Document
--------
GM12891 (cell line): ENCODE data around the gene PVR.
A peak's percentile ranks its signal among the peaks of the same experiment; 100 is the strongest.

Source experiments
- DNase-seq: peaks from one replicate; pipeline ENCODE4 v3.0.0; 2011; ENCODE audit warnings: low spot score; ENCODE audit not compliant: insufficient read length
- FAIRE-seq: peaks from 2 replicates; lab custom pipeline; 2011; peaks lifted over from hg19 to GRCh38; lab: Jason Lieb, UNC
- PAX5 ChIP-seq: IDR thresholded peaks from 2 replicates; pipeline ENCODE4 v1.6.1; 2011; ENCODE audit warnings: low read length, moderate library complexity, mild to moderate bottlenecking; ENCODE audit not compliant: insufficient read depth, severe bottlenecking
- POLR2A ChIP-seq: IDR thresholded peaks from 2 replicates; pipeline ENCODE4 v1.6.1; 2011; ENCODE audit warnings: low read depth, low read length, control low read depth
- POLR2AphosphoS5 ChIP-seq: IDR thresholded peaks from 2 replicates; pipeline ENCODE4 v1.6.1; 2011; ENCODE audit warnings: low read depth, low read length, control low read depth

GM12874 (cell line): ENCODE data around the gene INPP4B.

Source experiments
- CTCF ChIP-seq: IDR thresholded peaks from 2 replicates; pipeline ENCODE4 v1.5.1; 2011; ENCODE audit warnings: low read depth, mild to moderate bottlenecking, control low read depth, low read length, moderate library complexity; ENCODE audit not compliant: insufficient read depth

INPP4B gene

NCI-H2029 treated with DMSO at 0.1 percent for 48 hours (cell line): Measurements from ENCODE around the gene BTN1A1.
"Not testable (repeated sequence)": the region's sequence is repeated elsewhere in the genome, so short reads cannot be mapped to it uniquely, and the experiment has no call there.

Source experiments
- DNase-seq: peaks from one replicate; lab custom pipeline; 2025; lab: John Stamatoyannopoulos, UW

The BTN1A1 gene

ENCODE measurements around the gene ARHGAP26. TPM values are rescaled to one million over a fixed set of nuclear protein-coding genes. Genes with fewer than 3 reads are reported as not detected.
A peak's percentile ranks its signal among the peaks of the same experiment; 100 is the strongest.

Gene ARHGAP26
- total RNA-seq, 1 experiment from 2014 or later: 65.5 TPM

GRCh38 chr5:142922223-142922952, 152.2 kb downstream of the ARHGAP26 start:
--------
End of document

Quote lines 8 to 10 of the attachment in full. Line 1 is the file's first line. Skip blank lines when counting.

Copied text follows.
- POLR2AphosphoS5 ChIP-seq: IDR thresholded peaks from 2 replicates; pipeline ENCODE4 v1.6.1; 2011; ENCODE audit warnings: low read depth, low read length, control low read depth

GM12874 (cell line): ENCODE data around the gene INPP4B.

Source experiments